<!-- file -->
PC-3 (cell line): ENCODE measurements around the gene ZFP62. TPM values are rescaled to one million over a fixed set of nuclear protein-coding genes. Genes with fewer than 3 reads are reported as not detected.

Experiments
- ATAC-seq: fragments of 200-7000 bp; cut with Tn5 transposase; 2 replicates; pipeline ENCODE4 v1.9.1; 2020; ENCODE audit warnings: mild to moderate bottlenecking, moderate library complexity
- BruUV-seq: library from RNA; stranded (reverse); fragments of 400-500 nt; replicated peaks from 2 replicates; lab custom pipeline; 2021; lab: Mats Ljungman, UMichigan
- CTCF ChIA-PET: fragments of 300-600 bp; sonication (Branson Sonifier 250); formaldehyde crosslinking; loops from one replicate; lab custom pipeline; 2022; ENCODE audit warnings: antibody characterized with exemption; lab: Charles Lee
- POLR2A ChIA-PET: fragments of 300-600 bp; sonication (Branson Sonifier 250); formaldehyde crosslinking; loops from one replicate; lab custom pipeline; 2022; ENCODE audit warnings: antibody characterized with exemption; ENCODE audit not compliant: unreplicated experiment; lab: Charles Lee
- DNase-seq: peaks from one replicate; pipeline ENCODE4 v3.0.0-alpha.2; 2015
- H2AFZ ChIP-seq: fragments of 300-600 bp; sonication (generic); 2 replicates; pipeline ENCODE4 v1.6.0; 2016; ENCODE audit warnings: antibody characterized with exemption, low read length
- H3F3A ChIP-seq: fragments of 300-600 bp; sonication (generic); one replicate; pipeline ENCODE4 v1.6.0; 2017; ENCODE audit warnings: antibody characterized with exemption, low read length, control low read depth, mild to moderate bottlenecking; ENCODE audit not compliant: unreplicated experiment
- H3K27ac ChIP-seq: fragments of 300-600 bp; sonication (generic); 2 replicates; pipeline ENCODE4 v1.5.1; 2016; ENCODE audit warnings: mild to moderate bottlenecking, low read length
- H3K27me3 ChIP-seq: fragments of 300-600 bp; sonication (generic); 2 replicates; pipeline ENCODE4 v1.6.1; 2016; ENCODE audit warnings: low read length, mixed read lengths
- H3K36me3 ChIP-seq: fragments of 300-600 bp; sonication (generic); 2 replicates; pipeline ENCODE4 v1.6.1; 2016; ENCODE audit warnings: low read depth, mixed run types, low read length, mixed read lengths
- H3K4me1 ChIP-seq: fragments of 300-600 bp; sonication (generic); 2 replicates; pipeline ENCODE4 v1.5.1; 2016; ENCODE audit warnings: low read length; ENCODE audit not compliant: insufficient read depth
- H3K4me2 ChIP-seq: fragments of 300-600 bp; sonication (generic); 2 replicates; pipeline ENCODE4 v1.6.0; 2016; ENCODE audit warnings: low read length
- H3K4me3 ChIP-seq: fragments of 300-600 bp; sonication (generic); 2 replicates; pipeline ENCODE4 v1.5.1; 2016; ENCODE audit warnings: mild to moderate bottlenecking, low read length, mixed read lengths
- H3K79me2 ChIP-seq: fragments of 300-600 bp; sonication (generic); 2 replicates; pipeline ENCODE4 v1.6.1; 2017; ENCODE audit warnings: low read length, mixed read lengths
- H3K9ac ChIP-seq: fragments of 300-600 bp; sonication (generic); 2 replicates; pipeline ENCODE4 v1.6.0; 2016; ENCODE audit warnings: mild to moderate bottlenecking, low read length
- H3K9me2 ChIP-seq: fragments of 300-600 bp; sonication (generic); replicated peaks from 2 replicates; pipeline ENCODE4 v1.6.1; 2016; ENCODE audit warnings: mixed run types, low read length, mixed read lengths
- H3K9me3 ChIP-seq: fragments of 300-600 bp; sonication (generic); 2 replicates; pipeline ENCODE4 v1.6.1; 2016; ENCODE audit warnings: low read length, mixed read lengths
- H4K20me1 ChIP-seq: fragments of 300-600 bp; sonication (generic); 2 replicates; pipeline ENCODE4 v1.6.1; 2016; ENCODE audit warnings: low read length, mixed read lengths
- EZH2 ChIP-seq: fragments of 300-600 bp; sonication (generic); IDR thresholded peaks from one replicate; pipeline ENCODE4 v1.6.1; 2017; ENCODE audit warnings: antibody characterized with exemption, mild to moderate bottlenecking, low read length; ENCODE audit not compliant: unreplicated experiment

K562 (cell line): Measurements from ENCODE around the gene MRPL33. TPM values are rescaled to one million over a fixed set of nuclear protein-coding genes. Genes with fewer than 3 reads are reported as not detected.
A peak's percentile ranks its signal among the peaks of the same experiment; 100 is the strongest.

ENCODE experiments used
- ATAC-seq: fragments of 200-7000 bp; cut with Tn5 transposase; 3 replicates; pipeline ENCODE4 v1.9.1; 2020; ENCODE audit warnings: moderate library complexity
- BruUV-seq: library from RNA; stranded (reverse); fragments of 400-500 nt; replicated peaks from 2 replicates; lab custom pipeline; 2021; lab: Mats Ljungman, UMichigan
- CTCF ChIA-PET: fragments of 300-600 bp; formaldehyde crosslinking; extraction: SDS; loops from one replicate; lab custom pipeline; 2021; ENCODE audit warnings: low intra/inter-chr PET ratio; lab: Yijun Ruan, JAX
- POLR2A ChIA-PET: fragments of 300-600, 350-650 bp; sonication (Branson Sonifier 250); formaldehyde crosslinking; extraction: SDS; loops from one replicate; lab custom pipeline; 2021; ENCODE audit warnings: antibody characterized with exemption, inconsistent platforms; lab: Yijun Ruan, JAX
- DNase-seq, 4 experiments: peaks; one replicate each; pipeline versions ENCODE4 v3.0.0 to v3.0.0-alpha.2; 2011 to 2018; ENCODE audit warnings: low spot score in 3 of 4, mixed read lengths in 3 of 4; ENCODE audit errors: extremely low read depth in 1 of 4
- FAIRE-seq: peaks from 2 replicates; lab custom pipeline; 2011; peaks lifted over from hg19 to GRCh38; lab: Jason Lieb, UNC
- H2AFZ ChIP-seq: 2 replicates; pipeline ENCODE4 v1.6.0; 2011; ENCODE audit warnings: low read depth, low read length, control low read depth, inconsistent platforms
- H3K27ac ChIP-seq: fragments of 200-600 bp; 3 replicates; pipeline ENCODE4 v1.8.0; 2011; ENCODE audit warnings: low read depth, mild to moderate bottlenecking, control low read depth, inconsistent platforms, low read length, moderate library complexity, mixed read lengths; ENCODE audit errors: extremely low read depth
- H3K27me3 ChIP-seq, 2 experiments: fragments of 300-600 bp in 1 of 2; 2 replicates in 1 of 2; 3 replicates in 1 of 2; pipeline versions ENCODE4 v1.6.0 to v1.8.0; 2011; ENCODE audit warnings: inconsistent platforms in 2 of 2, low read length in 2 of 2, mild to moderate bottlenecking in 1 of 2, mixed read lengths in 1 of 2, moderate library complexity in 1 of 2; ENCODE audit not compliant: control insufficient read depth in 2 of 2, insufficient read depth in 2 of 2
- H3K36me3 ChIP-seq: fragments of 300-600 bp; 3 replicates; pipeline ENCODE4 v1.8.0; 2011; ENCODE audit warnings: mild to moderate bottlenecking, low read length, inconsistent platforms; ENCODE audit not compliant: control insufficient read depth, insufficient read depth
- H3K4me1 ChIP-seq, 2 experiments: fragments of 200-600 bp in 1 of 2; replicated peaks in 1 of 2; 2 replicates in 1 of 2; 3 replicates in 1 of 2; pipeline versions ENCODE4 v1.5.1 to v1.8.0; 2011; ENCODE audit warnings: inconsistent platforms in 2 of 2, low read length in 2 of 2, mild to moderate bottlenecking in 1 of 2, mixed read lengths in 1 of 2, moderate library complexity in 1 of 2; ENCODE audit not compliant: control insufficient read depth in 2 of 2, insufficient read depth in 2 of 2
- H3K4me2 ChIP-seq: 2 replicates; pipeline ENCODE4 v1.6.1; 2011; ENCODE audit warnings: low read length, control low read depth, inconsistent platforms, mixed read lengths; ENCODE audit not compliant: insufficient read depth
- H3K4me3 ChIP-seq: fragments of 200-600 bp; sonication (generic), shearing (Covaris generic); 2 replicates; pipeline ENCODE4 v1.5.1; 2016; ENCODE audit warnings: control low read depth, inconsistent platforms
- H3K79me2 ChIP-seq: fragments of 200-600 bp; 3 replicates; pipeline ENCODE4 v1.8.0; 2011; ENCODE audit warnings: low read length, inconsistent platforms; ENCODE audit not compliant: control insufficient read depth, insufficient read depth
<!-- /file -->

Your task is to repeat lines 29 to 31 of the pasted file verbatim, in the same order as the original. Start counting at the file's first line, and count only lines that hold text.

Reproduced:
- DNase-seq, 4 experiments: peaks; one replicate each; pipeline versions ENCODE4 v3.0.0 to v3.0.0-alpha.2; 2011 to 2018; ENCODE audit warnings: low spot score in 3 of 4, mixed read lengths in 3 of 4; ENCODE audit errors: extremely low read depth in 1 of 4
- FAIRE-seq: peaks from 2 replicates; lab custom pipeline; 2011; peaks lifted over from hg19 to GRCh38; lab: Jason Lieb, UNC
- H2AFZ ChIP-seq: 2 replicates; pipeline ENCODE4 v1.6.0; 2011; ENCODE audit warnings: low read depth, low read length, control low read depth, inconsistent platforms